The treat of inequality, the next Bieber, the 2012 tech war

-In a special report on social mobility, The Economist argues that “growing inequality is one of the biggest social, economic and political challenges of our time.”

Fast Company takes a look at “the great tech war of 2012” as Google, Apple, Facebook and Amazon fight for control over the mobile wallet.

The New York Times examines some of ways that “technology is changing the world of medicine.”

The Atlantic’s Quartz magazine looks at how the Age of the Algorithm has given rise to a “Computational Class” focused on profiting from the trading of data.

-While younger Indians are fans of foreign retailers and big malls, their elders are more wary, reports The New York Times.

Businessweek looks at how Americans’ buying power has shifted in the past four years, taking note of our 2012 trend Live a Little.

The Next Web examines “how technology is changing the way we have sex.”

Time outlines the future of news.

Ad Age creates a theoretical five-year plan for marketing.

The New York Times Magazine‘s annual Food & Drink issue looks at everything from whether formal dining is dead to the next hot wine region.

-Fast food is taking more cues from fast-casual, with chains adding more fresh ingredients and foodie touches, reports The Wall Street Journal.

-As more online services connect remote freelancers with clients, we’re seeing “a global online arbitrage of opportunity,” observes The New York Times.

-A new study finds most Americans dislike the idea of online tracking and don’t find online ads useful.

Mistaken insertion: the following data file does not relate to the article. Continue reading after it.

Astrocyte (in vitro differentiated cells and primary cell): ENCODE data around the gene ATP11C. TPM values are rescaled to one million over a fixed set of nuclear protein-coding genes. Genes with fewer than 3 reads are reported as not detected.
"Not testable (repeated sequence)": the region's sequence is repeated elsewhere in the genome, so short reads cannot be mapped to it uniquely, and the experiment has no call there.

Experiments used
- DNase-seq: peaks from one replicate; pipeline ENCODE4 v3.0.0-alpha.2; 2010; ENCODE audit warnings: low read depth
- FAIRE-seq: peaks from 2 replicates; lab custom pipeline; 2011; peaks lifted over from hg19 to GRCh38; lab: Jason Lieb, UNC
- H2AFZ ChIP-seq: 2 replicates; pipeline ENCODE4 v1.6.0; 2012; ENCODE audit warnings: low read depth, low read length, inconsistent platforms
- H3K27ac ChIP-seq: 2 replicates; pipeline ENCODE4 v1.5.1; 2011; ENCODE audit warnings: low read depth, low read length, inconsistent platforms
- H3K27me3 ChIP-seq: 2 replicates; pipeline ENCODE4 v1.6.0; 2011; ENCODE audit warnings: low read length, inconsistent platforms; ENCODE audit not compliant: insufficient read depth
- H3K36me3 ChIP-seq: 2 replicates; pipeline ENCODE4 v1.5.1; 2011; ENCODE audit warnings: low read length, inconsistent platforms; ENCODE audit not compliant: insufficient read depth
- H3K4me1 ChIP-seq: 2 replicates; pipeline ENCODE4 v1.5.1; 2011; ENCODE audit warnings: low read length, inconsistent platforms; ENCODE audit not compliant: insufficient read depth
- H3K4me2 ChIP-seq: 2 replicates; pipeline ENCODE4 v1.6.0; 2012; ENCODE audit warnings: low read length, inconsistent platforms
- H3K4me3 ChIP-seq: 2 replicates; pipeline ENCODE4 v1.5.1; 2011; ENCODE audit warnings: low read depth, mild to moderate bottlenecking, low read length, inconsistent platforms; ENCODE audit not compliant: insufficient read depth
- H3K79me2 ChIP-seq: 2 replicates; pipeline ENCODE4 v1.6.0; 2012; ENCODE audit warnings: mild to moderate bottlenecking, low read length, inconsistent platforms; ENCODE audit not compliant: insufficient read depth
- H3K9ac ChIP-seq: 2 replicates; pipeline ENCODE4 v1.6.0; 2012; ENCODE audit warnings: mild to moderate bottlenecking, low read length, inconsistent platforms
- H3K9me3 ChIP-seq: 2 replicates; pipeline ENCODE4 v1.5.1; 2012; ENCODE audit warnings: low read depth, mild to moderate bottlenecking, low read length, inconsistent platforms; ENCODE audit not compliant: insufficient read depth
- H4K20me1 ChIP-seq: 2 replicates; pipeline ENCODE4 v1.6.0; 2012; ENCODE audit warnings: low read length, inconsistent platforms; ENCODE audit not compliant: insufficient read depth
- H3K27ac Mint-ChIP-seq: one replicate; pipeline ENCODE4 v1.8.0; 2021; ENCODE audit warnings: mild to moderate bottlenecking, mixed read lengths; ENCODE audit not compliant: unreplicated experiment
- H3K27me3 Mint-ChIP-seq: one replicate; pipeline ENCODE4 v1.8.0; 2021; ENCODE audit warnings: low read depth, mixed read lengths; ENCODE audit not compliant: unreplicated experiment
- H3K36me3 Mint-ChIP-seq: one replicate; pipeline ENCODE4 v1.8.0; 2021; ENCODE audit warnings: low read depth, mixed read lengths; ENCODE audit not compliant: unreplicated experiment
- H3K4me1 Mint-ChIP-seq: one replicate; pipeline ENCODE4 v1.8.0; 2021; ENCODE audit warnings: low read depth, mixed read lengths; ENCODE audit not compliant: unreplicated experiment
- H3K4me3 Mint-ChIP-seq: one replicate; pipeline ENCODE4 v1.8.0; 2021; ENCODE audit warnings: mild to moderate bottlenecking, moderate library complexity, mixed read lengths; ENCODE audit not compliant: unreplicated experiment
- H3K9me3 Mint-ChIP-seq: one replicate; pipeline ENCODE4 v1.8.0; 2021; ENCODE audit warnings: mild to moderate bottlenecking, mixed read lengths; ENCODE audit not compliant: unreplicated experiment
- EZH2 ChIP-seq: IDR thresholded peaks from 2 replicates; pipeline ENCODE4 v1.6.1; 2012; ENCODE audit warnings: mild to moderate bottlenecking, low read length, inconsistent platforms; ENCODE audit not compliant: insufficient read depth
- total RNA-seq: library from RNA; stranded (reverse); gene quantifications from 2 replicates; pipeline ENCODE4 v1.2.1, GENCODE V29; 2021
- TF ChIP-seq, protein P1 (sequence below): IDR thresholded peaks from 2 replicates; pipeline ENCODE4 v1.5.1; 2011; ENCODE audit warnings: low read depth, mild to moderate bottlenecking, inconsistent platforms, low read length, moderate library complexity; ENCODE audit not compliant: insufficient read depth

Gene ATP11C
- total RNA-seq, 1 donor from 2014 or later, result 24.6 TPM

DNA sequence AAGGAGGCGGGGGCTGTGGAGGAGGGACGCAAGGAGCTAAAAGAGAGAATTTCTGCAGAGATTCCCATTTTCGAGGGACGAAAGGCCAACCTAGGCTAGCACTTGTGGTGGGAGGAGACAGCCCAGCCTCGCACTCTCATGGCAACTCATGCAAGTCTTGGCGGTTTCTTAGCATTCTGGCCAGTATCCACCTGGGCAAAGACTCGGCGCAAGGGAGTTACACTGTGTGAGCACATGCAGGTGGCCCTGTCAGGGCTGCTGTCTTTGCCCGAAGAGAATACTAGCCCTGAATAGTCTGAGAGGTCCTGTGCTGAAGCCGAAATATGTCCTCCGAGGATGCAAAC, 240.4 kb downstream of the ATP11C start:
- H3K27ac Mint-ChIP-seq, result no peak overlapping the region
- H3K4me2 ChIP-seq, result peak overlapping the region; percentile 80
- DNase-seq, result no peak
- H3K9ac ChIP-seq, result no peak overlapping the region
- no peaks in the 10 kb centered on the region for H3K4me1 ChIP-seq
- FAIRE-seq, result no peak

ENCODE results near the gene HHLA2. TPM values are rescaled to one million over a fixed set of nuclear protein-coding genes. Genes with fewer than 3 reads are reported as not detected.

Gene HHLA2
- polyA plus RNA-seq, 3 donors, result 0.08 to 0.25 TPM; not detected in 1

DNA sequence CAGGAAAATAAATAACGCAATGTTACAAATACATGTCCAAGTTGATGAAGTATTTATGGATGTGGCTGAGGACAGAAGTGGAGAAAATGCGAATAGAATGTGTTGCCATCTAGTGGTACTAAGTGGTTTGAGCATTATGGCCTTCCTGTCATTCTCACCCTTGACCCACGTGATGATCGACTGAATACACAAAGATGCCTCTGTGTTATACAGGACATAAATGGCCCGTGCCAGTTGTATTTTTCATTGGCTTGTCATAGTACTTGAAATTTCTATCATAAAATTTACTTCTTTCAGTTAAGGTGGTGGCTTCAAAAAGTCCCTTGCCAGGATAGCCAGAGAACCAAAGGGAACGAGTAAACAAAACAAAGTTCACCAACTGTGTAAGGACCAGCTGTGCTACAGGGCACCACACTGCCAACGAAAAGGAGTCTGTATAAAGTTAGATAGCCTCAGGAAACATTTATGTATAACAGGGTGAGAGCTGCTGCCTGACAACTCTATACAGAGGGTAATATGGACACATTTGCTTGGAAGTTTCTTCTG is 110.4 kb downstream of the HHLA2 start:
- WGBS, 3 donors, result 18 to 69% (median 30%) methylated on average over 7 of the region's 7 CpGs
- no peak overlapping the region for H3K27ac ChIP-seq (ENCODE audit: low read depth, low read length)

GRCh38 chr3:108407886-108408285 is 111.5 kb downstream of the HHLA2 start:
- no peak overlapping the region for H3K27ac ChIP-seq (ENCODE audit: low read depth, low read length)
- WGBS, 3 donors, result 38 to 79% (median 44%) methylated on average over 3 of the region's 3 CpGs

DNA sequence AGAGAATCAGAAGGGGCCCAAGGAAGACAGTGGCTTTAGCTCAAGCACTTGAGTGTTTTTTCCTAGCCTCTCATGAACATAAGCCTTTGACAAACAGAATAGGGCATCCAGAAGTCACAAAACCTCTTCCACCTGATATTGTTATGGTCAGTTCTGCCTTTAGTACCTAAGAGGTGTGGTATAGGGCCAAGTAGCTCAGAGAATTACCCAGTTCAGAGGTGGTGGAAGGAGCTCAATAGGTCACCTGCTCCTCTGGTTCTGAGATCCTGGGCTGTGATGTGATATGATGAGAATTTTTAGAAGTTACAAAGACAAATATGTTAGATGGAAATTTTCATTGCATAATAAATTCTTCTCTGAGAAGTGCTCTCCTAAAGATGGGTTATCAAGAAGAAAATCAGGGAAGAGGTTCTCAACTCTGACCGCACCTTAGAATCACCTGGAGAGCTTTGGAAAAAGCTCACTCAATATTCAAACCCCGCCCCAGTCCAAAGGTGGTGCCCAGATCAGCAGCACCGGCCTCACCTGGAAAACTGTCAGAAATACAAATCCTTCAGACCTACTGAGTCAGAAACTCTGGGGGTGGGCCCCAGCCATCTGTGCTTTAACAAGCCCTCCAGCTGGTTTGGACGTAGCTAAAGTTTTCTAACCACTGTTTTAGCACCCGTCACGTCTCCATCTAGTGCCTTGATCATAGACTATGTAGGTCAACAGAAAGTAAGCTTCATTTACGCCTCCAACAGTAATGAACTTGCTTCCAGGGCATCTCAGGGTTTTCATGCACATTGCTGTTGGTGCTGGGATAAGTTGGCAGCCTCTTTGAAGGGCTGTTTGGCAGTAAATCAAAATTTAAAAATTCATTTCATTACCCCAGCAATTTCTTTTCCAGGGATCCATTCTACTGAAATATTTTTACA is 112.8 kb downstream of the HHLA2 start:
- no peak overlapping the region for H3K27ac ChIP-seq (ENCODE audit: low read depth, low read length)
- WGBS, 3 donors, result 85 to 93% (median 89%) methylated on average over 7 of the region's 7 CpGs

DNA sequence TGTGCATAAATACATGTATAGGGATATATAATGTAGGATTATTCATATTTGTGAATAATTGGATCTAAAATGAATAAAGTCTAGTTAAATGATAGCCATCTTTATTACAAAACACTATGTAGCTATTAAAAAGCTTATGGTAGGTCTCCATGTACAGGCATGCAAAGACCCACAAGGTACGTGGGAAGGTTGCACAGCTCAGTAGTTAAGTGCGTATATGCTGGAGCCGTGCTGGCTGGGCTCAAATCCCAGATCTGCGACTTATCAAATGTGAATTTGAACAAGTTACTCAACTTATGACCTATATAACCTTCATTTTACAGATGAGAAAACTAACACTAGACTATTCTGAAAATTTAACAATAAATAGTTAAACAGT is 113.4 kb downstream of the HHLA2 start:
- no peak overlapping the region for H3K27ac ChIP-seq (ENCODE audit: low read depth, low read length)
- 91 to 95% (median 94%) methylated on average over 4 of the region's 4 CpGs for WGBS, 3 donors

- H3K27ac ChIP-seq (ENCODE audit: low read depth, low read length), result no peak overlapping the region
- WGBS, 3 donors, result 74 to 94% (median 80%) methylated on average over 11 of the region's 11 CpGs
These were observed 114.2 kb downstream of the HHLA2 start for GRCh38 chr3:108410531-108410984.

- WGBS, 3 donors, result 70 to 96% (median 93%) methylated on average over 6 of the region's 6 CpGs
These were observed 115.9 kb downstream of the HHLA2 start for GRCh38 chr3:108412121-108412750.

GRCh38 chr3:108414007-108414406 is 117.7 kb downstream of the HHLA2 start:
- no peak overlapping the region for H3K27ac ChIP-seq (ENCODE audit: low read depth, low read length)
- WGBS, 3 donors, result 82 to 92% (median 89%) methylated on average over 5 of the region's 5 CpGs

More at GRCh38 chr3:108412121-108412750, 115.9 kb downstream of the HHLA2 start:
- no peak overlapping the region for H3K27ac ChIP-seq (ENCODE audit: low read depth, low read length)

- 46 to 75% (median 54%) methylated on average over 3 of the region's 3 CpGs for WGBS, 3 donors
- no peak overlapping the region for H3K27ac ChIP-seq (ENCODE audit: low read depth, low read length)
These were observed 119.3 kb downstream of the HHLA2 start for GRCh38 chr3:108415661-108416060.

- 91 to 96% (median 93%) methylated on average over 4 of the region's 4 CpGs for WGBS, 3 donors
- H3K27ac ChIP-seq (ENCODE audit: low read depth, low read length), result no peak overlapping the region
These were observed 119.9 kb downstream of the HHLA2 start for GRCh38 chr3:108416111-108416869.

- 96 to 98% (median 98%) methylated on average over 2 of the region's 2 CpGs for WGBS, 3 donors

The Financial Times spotlights “a seismic shift in the balance of power between supermarkets and manufacturers,” with retailers losing their edge over brands.

The New York Times has a look at “the sudden rise of the unapologetically not-thin” women in Hollywood.

-A new report finds that more gay and bisexual characters than ever are appearing on mainstream American TV, according to the AP.

The New York Times looks at how the U.S. presidential candidates are taking to the social media sites Millennials love in a bid to connect with younger voters.

USA Today reports that more hotels are catering to the fitness-hungry consumer, with some testing rooms specially designed for workouts, like yoga.

The New York Times looks at an e-commerce startup that cuts out the retail middleman, a trend with the “potential to reshape the way everything from office supplies to eyeglasses are sold.”

The New York Times reports that more cosmetics companies are collaborating with artists.

-With more luxury, specialty options, consumers are switching back from liquid to bar soap, explains Ad Age.

The New York Times notes that Americans are embracing Britishisms.

The Wall Street Journal spotlights five boys who might just be the next Bieber.